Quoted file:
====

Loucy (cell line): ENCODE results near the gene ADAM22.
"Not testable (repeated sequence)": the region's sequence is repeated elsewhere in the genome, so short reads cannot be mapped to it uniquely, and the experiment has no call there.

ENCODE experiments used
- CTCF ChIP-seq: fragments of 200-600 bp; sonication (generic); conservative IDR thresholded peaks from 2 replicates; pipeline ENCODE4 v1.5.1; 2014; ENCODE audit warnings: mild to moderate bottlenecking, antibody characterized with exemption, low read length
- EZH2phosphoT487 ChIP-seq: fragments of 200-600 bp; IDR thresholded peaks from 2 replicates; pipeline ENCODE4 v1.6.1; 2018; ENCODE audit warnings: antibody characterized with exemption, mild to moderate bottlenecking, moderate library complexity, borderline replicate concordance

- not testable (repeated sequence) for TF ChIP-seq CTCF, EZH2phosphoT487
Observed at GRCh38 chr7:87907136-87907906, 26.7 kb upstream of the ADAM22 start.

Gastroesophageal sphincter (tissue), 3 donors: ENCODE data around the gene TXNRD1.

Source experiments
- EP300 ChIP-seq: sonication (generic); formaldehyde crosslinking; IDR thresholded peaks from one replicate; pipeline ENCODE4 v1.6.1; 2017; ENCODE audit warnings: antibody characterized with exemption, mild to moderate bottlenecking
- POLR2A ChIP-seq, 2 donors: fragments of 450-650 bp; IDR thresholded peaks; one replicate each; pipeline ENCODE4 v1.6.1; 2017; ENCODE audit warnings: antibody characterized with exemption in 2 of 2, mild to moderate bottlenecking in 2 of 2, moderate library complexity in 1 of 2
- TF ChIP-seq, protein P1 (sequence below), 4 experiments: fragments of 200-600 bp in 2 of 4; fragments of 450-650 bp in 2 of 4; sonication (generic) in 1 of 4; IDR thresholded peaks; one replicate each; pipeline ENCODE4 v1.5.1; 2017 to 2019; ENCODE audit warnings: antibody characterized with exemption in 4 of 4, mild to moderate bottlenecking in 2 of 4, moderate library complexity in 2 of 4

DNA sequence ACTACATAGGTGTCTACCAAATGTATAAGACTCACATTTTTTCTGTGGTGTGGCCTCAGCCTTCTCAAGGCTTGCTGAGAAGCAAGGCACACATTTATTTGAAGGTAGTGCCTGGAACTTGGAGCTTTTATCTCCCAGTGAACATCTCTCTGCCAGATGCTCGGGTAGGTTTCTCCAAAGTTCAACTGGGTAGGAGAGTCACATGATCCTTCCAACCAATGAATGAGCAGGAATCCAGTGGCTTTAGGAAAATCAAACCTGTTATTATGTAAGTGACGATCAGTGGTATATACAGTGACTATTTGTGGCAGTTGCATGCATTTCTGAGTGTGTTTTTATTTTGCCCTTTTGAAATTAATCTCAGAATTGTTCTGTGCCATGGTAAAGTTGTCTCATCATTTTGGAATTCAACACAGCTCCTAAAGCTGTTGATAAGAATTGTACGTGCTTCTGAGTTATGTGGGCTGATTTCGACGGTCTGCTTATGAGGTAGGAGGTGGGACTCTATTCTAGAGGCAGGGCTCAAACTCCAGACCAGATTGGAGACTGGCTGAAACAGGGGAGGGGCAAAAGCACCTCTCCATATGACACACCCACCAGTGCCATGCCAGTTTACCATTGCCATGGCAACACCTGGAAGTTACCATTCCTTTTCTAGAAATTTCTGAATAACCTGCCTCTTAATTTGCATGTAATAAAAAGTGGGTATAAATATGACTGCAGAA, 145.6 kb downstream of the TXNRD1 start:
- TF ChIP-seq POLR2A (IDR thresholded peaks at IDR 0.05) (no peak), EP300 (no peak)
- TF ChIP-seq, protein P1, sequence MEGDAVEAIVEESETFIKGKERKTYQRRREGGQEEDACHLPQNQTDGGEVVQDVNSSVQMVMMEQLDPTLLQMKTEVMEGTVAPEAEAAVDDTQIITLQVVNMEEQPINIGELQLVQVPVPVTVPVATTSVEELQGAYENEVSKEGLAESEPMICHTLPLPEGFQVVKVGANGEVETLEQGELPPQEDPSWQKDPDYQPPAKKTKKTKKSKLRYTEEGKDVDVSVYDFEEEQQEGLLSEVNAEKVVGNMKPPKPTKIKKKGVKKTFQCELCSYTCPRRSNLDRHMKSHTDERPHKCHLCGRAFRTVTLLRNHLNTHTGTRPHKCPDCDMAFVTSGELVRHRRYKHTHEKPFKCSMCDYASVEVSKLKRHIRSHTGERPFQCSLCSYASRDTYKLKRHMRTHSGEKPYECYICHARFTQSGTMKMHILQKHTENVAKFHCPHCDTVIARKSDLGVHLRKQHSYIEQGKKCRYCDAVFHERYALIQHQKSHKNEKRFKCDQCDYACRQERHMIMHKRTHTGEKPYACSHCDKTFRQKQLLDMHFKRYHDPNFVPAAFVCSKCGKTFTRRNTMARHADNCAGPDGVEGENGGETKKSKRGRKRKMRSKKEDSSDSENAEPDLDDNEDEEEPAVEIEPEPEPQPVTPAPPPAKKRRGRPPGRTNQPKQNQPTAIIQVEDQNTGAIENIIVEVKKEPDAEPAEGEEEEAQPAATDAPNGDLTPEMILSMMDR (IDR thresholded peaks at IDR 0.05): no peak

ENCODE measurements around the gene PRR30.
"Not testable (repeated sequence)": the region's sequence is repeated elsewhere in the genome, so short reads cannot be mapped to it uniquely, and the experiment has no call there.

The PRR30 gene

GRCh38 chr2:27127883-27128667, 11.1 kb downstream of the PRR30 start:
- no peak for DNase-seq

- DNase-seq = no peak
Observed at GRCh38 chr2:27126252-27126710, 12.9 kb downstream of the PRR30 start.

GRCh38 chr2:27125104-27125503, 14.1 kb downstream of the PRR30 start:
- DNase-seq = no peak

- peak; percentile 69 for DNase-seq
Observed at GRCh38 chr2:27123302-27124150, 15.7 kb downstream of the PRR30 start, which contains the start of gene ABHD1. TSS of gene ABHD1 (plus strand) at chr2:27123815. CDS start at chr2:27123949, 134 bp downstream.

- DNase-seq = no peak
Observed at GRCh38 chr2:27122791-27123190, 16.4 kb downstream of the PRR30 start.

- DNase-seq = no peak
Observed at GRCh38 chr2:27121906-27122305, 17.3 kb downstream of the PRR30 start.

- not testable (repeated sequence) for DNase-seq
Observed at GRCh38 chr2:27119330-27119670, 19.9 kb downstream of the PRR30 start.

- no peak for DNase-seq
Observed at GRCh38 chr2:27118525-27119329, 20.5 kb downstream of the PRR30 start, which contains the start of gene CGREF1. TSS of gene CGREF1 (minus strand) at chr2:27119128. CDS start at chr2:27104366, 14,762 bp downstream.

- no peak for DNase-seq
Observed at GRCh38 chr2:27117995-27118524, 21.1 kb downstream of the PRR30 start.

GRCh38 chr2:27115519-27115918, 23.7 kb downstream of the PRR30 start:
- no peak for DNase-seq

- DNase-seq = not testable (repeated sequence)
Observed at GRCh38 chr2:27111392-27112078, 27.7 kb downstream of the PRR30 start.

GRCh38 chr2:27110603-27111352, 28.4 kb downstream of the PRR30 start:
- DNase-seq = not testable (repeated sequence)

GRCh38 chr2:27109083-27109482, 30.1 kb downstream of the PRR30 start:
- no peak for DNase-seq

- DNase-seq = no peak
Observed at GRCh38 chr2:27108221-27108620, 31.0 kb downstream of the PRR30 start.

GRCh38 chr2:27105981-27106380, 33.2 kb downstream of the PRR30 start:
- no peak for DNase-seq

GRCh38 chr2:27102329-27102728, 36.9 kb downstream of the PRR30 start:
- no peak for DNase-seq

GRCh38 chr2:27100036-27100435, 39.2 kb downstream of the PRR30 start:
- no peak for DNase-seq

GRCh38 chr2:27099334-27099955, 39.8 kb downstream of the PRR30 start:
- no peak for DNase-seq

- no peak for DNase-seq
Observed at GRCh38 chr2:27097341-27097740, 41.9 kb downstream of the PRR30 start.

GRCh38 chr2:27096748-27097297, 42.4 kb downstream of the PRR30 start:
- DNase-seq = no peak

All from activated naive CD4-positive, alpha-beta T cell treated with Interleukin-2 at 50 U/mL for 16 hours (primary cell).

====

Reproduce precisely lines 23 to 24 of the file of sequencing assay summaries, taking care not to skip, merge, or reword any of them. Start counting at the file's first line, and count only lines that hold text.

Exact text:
GRCh38 chr2:27125104-27125503, 14.1 kb downstream of the PRR30 start:
- DNase-seq = no peak